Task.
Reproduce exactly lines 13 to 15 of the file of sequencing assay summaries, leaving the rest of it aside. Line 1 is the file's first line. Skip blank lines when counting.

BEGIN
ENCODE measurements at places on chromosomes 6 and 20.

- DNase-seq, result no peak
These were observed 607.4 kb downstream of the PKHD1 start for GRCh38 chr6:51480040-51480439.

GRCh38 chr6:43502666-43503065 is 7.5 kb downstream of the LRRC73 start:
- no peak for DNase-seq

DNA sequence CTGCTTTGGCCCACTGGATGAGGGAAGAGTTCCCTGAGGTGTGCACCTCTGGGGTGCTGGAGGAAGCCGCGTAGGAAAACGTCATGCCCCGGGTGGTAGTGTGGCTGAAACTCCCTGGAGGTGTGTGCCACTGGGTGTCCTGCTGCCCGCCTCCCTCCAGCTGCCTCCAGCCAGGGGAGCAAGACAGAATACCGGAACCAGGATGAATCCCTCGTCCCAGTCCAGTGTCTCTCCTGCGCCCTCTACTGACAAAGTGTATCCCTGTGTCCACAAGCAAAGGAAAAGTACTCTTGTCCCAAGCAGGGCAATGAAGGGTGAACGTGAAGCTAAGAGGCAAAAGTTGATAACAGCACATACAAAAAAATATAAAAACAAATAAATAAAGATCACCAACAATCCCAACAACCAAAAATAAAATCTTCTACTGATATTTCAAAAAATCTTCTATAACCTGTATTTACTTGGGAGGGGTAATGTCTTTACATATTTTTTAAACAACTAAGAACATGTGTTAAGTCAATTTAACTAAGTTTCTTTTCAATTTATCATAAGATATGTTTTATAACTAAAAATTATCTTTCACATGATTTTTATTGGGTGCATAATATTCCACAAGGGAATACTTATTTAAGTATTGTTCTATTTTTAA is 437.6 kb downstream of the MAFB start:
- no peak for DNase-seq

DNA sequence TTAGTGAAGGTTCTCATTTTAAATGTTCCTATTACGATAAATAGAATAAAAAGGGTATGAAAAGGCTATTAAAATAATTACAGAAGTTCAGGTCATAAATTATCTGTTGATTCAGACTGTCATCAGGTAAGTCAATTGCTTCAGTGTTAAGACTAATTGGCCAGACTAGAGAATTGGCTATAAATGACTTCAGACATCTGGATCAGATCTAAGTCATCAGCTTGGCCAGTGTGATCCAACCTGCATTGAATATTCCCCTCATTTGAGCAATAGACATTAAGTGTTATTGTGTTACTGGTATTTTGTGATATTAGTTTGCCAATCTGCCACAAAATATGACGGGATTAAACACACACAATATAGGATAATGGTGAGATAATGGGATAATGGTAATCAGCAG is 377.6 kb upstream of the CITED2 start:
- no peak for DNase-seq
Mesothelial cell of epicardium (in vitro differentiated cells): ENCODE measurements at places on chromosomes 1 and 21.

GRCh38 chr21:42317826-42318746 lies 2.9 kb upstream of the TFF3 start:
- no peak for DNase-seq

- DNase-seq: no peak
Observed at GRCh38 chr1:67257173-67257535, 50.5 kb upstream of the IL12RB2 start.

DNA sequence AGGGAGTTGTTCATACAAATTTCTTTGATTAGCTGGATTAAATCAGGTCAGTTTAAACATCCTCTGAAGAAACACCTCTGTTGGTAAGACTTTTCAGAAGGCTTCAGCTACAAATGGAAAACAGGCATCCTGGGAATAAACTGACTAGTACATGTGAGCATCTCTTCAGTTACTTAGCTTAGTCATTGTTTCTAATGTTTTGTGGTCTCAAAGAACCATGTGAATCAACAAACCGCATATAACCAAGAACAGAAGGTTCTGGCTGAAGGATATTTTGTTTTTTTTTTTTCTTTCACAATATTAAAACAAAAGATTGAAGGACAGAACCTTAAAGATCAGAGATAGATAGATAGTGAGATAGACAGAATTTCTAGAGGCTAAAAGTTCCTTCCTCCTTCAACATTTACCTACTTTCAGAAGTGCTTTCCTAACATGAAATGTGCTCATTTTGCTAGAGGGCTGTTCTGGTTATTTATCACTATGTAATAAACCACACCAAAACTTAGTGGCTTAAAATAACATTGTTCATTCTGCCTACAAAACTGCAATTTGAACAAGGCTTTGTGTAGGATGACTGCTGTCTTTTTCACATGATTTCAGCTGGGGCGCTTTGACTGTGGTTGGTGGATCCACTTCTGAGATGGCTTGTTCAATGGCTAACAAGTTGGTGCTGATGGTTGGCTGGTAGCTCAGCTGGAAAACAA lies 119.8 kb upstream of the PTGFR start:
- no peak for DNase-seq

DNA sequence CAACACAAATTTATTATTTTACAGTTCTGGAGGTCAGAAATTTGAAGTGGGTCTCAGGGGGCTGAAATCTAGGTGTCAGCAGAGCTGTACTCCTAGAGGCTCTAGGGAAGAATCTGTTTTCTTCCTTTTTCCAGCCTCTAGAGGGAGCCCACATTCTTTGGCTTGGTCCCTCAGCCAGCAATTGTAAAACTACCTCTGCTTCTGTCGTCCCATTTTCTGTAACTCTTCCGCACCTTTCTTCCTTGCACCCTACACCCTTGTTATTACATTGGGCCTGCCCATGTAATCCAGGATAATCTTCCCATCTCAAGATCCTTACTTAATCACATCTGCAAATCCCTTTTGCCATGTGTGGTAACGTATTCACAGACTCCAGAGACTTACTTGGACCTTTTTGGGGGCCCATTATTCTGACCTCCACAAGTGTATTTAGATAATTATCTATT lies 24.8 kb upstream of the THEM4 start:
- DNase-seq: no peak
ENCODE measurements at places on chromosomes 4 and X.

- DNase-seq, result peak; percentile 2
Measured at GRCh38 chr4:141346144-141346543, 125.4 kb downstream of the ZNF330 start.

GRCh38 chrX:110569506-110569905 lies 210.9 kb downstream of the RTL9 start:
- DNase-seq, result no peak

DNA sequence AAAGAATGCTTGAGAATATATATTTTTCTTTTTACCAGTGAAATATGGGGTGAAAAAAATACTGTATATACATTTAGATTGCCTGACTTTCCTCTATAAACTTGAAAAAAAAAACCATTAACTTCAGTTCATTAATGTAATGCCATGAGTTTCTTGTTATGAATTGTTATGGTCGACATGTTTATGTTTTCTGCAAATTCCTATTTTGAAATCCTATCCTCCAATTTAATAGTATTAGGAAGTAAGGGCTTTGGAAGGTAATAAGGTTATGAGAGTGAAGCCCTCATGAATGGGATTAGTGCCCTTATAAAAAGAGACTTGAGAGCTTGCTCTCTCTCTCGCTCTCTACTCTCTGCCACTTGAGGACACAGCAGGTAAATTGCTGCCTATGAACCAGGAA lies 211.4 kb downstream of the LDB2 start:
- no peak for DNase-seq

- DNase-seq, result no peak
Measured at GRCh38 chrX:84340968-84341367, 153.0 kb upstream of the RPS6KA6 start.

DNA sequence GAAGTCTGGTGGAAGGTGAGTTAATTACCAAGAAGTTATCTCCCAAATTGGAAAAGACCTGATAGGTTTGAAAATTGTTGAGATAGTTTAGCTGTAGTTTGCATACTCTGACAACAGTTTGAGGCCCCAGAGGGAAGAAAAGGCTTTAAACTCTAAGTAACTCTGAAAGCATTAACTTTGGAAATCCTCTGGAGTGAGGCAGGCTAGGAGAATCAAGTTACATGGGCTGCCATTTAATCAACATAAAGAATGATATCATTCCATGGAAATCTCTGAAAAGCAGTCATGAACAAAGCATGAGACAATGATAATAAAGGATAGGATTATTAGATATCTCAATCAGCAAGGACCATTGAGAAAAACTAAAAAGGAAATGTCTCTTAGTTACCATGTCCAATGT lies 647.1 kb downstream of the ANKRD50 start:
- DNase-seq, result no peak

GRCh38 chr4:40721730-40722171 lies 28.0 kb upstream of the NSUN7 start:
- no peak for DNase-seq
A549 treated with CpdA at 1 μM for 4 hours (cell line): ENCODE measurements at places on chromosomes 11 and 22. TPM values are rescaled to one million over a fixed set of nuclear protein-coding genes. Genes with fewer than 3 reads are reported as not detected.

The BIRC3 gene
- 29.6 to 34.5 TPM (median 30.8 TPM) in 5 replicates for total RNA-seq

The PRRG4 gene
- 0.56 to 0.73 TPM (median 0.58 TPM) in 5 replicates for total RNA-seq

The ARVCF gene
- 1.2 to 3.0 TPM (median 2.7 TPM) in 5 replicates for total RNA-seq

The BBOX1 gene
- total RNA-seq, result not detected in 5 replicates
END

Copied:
- DNase-seq: no peak
Observed at GRCh38 chr1:67257173-67257535, 50.5 kb upstream of the IL12RB2 start.

DNA sequence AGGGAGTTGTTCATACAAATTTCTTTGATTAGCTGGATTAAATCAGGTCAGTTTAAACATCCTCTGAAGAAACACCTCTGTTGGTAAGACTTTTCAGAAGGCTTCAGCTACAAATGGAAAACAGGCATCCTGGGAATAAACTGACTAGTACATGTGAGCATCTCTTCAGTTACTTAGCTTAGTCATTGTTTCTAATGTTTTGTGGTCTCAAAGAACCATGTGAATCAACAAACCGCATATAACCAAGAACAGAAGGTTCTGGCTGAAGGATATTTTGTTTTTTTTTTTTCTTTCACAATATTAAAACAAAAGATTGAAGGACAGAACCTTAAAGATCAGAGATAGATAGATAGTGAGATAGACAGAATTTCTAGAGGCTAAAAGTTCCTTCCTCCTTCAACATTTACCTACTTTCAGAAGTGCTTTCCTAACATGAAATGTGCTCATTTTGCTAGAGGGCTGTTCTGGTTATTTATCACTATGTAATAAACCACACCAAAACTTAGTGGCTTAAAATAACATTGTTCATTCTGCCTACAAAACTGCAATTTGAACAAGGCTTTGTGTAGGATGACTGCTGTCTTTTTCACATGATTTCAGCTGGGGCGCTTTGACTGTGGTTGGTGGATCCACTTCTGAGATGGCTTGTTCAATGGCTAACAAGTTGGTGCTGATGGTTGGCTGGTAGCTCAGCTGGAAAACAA lies 119.8 kb upstream of the PTGFR start: